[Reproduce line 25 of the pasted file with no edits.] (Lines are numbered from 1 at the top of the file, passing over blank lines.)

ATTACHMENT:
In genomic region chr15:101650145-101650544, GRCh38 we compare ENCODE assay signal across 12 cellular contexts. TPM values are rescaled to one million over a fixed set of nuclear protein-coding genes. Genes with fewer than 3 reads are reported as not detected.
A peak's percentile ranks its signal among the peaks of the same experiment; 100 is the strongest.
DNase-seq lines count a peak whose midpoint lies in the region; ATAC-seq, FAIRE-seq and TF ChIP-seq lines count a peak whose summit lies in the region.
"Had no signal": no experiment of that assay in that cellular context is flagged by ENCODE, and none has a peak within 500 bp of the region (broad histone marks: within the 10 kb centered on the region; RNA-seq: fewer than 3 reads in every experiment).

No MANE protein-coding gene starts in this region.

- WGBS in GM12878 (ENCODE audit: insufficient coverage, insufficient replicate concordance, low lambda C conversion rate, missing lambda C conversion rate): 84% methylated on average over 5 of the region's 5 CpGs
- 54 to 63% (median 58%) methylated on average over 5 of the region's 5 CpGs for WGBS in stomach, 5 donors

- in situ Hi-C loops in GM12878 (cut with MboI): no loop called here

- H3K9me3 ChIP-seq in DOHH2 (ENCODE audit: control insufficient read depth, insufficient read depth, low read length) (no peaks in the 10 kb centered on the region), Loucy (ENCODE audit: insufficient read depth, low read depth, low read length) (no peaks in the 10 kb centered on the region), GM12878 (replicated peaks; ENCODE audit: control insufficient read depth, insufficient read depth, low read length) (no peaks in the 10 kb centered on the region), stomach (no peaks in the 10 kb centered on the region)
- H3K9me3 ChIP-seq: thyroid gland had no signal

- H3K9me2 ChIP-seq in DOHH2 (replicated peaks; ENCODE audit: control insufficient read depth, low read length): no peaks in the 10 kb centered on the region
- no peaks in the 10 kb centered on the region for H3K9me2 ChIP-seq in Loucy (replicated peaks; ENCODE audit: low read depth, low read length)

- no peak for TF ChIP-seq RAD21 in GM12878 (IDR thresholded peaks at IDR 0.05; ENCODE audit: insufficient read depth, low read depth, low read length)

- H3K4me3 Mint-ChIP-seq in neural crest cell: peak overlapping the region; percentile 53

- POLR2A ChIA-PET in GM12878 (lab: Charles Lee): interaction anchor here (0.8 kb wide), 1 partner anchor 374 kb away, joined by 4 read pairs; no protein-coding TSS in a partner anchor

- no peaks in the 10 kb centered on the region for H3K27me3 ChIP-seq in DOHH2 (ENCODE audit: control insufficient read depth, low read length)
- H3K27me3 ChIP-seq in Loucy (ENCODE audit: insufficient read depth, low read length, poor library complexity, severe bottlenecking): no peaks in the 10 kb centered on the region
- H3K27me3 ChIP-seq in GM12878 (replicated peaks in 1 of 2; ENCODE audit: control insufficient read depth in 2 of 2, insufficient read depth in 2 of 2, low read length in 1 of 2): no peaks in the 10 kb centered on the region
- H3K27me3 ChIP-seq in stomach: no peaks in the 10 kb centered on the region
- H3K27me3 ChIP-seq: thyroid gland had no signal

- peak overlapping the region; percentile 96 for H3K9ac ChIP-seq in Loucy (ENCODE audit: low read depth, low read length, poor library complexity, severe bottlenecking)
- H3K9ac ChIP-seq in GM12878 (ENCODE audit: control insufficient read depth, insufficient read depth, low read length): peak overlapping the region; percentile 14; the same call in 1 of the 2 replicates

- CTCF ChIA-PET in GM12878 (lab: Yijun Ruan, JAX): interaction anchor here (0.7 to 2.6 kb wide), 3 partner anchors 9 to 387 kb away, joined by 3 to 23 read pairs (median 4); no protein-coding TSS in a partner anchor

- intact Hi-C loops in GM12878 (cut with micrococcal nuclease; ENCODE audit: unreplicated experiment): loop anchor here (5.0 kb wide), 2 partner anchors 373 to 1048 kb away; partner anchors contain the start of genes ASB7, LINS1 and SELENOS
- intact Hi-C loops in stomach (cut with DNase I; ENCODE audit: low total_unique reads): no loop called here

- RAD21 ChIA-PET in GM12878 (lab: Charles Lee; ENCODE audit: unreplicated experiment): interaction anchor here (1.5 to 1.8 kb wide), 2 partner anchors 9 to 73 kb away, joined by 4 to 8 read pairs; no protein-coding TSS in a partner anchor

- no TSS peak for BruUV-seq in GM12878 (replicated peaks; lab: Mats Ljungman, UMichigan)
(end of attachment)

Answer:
- intact Hi-C loops in stomach (cut with DNase I; ENCODE audit: low total_unique reads): no loop called here